Cyberscoop reports that
The Justice Department is undertaking a four-month review of its approach to combatting a range of malicious cyber activity from foreign governments and criminals amid a spate of ransomware attacks and supply chain compromises.
“We need to rethink … and really assess are we using the most effective strategies” against such hacking, Deputy Attorney General Lisa Monaco said Friday at the Munich Cyber Security Conference.
In this regard —
- Health IT Security discusses “Healthcare’s Biggest Cybersecurity Blind Spots and Misconceptions — While awareness of the threats facing the healthcare sector has improved, providers have inherent blindspots and misconceptions leaving them exposed to a host of cybersecurity risks.”
- Health Leaders Media explains why “Medical Device cyber-vulnerability casts a cloud over growing use.”
- ISACA asks whether there are ever can be normalcy in cyberspace? “The cycle of conducting hearings after hacks occur, followed by writing laws and spending money, is exhausting. In short, doing the same things yet expecting different results is senseless. Lawmakers must accept the fact, known universally by security practitioners, that all digital devices are vulnerable—they always have been and always will be. Cybersecurity is a technical risk and, for the foreseeable future, the goal must be to make cyberattacks costly for malicious actors.”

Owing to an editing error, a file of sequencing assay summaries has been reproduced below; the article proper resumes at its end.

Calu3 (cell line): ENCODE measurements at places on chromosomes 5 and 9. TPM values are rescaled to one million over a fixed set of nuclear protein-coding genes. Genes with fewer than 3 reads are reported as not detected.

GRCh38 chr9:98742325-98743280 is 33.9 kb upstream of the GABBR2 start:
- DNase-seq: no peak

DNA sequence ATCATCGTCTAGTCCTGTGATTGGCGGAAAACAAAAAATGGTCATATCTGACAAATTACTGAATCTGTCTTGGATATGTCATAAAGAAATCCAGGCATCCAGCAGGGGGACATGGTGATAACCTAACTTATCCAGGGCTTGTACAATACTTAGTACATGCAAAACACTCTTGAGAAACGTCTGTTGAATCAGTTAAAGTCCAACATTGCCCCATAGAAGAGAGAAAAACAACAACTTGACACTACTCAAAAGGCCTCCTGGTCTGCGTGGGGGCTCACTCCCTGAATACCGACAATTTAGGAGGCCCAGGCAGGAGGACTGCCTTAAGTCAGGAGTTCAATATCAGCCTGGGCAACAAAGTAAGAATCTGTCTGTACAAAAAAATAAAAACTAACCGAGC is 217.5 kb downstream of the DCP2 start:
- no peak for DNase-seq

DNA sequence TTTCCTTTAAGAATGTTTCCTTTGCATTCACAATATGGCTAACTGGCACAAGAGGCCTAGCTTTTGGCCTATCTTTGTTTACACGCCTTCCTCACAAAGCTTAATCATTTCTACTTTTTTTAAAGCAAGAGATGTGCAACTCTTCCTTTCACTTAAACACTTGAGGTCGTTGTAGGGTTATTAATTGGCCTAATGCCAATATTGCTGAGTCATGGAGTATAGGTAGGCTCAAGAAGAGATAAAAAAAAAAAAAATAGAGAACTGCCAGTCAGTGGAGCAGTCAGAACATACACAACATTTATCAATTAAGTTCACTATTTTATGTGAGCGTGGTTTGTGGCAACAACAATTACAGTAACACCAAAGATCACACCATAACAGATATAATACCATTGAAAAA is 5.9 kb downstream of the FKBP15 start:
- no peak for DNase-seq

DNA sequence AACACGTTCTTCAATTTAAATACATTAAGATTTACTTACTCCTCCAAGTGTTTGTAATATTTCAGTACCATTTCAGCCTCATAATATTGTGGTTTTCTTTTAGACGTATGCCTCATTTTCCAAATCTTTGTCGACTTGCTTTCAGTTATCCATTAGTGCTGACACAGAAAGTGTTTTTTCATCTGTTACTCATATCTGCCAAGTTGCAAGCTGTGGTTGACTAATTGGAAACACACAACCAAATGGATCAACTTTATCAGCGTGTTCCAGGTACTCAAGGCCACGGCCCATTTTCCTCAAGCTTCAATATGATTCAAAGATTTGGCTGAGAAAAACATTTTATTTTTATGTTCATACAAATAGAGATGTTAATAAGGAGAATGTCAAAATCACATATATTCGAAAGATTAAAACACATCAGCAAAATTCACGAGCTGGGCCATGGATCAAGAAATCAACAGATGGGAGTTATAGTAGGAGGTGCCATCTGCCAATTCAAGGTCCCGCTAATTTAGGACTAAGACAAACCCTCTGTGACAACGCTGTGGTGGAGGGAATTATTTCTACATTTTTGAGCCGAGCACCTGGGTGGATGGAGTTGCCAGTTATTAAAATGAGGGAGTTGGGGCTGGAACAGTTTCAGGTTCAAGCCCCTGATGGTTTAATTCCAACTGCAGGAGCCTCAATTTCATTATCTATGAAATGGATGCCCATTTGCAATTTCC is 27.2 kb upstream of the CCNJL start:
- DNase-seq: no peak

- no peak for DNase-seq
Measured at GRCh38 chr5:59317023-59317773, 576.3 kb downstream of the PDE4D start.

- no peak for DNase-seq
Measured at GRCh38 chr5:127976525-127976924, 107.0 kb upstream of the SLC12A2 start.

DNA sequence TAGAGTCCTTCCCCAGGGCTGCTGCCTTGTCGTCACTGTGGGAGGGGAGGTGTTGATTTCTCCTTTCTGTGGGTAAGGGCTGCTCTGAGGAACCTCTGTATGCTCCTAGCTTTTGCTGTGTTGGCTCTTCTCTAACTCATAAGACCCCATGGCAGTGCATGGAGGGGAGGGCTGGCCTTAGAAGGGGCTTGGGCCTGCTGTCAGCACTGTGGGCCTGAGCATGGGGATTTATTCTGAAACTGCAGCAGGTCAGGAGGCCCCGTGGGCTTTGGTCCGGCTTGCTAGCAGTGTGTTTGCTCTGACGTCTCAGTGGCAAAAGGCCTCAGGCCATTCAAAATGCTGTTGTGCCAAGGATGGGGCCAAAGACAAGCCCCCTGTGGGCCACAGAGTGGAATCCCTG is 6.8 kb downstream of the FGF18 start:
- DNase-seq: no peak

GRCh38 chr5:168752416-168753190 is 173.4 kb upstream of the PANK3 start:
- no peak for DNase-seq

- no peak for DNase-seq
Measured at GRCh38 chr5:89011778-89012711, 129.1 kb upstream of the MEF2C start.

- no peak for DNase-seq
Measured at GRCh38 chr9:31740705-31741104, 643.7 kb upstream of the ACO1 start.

Here’s the latest on the SolarWinds hack from the American Hospital Association. (The ISACA article’s author adds “But to categorize SolarWinds as merely a hack is a disservice, as it is now understood to be a major cybercampaign involving an estimated 1,000 nation-state actors.”).
From the ransomware front —
- The New York Times warns “Don’t Ignore Ransomware. It’s Bad.”
- The International Foundation of Employee Benefit Plans sets forth “Five Ransomware Risk Mitigation Strategies” for benefit plan administrators. The FEHBlog adds encrypting data in motion and at rest to that list.
The National Institutes of Standards and Technology is seeking public comments on two cybersecurity documents:
- “NIST is planning to update NIST Special Publication (SP) 800-66, Revision 1, An Introductory Resource Guide for Implementing the Health Insurance Portability and Accountability Act (HIPAA) Security Rule (“Resource Guide”). NIST’s cybersecurity resources have evolved since SP 800-66, Revision 1, was published in 2008, and stakeholders will benefit from guidance that includes references to these updated resources. The public is invited to provide input by June 15, 2021 for consideration in the update.”
- NIST’s National Cybersecurity Center of Excellence (NCCoE) has posted for [public] comment a Preliminary Draft of SP 1800-32 (Volumes A and B) on Securing the Industrial Internet of Things: Cybersecurity for Distributed Energy Resources.” The public comment deadline is May 24, 2021.